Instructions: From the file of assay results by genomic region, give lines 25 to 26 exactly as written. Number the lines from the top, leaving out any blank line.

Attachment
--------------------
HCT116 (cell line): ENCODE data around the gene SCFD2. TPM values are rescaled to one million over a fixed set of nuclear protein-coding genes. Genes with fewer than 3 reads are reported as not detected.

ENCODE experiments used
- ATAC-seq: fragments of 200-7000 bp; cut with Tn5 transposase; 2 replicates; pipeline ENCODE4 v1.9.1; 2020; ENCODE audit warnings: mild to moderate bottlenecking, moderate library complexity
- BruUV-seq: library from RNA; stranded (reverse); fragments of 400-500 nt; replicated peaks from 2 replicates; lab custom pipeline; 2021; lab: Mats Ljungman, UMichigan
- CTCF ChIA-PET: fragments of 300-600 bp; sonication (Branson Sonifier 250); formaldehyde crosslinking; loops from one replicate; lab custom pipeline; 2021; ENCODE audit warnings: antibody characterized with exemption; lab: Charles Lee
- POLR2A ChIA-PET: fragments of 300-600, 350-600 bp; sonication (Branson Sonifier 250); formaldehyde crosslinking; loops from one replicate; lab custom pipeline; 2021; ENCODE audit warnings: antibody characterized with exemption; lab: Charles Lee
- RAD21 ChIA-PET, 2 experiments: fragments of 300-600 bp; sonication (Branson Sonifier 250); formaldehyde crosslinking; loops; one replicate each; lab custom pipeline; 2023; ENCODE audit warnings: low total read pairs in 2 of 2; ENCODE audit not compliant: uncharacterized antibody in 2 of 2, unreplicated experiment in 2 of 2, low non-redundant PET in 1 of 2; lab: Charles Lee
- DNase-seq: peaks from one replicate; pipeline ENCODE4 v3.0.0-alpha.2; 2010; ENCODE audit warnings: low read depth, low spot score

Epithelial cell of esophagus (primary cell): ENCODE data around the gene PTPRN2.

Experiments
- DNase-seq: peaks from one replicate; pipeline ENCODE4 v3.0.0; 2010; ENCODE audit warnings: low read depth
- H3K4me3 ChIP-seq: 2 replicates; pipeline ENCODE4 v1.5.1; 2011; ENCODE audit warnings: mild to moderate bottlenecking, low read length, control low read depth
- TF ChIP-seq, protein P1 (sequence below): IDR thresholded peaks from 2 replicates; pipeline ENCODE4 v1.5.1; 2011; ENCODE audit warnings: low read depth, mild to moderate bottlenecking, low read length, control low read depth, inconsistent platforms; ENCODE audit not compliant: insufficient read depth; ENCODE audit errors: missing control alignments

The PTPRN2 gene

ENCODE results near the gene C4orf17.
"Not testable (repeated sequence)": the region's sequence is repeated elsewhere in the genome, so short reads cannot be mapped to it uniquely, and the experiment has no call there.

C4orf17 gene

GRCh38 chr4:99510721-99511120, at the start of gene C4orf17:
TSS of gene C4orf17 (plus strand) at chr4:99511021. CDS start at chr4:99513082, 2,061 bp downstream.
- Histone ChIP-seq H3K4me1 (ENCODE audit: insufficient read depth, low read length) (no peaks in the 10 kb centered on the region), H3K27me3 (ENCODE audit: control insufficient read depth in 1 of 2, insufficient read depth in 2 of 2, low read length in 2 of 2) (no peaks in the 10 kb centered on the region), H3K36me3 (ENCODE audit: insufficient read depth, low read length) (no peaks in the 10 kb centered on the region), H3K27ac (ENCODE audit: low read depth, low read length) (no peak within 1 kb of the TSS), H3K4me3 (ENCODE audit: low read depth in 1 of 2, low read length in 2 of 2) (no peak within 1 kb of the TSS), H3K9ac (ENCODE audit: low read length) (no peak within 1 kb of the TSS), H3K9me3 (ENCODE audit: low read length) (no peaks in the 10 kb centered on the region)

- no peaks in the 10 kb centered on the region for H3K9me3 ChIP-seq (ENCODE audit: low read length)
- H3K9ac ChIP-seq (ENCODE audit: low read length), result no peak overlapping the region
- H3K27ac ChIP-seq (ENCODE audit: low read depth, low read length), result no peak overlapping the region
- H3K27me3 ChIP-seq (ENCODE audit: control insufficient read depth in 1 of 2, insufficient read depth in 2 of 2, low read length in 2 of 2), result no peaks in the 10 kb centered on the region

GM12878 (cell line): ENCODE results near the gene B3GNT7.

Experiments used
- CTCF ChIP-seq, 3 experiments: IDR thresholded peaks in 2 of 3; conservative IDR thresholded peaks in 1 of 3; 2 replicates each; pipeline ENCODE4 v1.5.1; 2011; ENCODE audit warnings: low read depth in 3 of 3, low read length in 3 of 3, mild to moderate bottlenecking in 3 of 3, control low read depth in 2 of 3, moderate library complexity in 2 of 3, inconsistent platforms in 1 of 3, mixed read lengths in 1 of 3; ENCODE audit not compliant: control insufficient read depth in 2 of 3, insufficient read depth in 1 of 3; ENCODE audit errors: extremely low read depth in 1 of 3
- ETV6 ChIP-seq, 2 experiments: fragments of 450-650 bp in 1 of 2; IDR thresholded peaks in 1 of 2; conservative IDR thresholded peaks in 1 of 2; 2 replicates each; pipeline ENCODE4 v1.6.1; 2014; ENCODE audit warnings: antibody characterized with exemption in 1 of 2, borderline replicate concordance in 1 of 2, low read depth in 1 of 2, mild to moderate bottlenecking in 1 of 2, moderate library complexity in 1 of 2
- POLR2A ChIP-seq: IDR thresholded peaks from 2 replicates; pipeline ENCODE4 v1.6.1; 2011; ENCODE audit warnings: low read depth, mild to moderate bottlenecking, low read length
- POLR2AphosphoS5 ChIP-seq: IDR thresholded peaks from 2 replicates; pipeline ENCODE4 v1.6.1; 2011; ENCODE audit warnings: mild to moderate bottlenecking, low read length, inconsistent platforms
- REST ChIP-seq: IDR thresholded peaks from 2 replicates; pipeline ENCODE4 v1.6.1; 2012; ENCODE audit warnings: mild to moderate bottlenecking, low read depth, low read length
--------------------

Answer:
GM12878 (cell line): ENCODE results near the gene B3GNT7.

Experiments used